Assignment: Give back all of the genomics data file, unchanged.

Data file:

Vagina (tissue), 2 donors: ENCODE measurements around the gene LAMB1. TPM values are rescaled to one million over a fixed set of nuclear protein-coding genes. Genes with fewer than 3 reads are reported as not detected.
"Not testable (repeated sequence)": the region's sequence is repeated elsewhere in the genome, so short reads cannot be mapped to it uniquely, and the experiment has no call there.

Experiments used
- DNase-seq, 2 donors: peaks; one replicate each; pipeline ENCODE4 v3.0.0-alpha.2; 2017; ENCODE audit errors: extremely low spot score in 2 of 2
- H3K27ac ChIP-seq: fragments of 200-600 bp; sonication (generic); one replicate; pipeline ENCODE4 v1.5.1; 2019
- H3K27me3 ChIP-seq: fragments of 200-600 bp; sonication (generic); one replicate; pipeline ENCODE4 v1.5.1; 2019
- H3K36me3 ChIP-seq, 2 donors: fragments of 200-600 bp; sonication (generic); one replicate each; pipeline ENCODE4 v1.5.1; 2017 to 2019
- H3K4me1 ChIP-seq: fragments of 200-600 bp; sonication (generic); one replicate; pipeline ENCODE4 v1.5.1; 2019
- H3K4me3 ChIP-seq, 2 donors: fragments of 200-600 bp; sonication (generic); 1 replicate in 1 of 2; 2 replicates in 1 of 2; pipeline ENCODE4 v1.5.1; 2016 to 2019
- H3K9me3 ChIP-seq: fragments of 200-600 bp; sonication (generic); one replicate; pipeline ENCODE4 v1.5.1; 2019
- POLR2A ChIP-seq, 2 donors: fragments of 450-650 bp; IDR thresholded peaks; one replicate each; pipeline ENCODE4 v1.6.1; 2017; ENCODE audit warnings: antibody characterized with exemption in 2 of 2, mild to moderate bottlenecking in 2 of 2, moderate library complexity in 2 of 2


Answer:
Vagina (tissue), 2 donors: ENCODE measurements around the gene LAMB1. TPM values are rescaled to one million over a fixed set of nuclear protein-coding genes. Genes with fewer than 3 reads are reported as not detected.
"Not testable (repeated sequence)": the region's sequence is repeated elsewhere in the genome, so short reads cannot be mapped to it uniquely, and the experiment has no call there.

Experiments used
- DNase-seq, 2 donors: peaks; one replicate each; pipeline ENCODE4 v3.0.0-alpha.2; 2017; ENCODE audit errors: extremely low spot score in 2 of 2
- H3K27ac ChIP-seq: fragments of 200-600 bp; sonication (generic); one replicate; pipeline ENCODE4 v1.5.1; 2019
- H3K27me3 ChIP-seq: fragments of 200-600 bp; sonication (generic); one replicate; pipeline ENCODE4 v1.5.1; 2019
- H3K36me3 ChIP-seq, 2 donors: fragments of 200-600 bp; sonication (generic); one replicate each; pipeline ENCODE4 v1.5.1; 2017 to 2019
- H3K4me1 ChIP-seq: fragments of 200-600 bp; sonication (generic); one replicate; pipeline ENCODE4 v1.5.1; 2019
- H3K4me3 ChIP-seq, 2 donors: fragments of 200-600 bp; sonication (generic); 1 replicate in 1 of 2; 2 replicates in 1 of 2; pipeline ENCODE4 v1.5.1; 2016 to 2019
- H3K9me3 ChIP-seq: fragments of 200-600 bp; sonication (generic); one replicate; pipeline ENCODE4 v1.5.1; 2019
- POLR2A ChIP-seq, 2 donors: fragments of 450-650 bp; IDR thresholded peaks; one replicate each; pipeline ENCODE4 v1.6.1; 2017; ENCODE audit warnings: antibody characterized with exemption in 2 of 2, mild to moderate bottlenecking in 2 of 2, moderate library complexity in 2 of 2